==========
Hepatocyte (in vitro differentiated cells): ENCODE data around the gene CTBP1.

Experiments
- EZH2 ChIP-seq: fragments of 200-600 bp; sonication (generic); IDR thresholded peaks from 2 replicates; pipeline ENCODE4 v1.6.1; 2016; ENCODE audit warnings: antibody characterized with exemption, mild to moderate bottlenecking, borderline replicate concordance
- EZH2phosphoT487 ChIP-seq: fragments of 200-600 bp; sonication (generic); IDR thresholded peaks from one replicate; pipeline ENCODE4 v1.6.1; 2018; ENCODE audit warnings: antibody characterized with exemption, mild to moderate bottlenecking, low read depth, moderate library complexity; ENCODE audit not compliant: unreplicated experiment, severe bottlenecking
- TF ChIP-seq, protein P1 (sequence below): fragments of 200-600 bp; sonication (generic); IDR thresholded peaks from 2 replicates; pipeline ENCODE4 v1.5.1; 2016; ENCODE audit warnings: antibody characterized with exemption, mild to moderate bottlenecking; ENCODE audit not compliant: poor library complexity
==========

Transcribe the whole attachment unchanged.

Hepatocyte (in vitro differentiated cells): ENCODE data around the gene CTBP1.

Experiments
- EZH2 ChIP-seq: fragments of 200-600 bp; sonication (generic); IDR thresholded peaks from 2 replicates; pipeline ENCODE4 v1.6.1; 2016; ENCODE audit warnings: antibody characterized with exemption, mild to moderate bottlenecking, borderline replicate concordance
- EZH2phosphoT487 ChIP-seq: fragments of 200-600 bp; sonication (generic); IDR thresholded peaks from one replicate; pipeline ENCODE4 v1.6.1; 2018; ENCODE audit warnings: antibody characterized with exemption, mild to moderate bottlenecking, low read depth, moderate library complexity; ENCODE audit not compliant: unreplicated experiment, severe bottlenecking
- TF ChIP-seq, protein P1 (sequence below): fragments of 200-600 bp; sonication (generic); IDR thresholded peaks from 2 replicates; pipeline ENCODE4 v1.5.1; 2016; ENCODE audit warnings: antibody characterized with exemption, mild to moderate bottlenecking; ENCODE audit not compliant: poor library complexity